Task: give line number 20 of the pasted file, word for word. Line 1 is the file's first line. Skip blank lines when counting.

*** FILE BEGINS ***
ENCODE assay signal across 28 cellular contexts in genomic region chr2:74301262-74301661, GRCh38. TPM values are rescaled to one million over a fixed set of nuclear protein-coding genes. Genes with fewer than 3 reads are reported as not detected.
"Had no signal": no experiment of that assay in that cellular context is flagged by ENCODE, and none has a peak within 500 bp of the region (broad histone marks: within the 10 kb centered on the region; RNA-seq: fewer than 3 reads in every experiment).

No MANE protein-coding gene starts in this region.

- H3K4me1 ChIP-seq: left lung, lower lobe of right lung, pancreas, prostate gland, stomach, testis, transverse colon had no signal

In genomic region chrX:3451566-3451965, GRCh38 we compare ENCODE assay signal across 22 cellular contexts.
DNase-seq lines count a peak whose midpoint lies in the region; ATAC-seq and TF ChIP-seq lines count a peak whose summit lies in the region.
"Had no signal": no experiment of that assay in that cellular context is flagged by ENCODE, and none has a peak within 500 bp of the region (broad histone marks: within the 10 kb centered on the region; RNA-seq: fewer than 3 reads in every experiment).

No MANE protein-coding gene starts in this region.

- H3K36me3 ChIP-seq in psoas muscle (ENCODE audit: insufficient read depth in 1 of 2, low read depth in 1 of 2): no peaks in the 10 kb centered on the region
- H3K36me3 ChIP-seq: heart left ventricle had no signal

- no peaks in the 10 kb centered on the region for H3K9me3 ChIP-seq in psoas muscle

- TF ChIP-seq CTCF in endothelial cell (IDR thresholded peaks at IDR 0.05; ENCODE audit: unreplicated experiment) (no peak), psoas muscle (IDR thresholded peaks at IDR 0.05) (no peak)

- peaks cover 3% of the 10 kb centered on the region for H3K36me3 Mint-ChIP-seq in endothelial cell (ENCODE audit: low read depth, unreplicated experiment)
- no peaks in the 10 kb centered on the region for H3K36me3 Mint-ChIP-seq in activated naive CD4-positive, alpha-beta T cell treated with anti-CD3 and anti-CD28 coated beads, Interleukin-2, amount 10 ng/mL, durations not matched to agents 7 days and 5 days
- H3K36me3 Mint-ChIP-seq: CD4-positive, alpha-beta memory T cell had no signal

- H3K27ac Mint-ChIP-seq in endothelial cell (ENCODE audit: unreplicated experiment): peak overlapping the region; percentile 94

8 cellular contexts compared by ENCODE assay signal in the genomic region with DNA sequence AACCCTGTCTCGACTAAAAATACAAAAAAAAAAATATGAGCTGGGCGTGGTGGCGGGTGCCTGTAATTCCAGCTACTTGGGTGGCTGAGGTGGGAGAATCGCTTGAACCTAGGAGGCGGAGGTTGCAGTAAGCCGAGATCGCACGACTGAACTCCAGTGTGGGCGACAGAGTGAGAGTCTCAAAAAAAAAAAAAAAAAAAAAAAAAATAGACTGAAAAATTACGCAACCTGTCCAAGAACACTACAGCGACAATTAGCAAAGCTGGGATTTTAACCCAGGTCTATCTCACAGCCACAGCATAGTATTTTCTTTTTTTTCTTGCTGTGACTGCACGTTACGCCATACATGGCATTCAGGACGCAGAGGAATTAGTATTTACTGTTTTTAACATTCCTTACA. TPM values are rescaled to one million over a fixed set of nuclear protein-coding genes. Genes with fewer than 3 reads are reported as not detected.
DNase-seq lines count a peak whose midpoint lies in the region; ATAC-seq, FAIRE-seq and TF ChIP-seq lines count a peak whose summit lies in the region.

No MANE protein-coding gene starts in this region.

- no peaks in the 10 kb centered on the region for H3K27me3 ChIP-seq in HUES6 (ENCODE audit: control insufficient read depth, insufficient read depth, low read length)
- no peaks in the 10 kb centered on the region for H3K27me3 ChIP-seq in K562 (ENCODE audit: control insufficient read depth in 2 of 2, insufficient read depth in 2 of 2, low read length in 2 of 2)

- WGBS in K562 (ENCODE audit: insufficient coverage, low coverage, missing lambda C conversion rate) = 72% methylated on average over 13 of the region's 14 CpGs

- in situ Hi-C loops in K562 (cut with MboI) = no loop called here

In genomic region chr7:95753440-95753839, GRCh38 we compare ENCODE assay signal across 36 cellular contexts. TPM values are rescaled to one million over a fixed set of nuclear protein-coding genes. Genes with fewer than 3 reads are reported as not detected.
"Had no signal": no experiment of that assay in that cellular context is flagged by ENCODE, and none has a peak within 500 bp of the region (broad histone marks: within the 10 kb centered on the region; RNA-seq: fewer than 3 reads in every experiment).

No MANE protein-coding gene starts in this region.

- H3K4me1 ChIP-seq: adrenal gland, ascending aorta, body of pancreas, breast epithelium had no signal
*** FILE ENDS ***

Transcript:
- no peaks in the 10 kb centered on the region for H3K27me3 ChIP-seq in HUES6 (ENCODE audit: control insufficient read depth, insufficient read depth, low read length)